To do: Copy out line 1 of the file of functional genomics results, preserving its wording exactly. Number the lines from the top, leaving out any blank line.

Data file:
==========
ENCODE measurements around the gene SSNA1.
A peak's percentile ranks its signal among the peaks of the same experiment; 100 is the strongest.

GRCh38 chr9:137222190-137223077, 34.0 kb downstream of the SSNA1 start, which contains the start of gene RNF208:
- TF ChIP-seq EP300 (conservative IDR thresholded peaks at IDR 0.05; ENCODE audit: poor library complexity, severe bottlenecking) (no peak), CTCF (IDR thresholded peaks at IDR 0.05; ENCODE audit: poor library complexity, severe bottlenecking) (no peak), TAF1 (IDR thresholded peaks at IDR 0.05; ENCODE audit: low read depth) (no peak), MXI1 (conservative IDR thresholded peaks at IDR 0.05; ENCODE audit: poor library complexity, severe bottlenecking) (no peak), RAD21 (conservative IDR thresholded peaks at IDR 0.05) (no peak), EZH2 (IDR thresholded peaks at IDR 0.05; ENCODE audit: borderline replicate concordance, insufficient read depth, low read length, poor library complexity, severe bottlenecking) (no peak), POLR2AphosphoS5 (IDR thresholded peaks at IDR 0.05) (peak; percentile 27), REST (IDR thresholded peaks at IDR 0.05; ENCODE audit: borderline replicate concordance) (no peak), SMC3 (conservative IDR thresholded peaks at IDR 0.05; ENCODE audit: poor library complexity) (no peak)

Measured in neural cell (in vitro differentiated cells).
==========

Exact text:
ENCODE measurements around the gene SSNA1.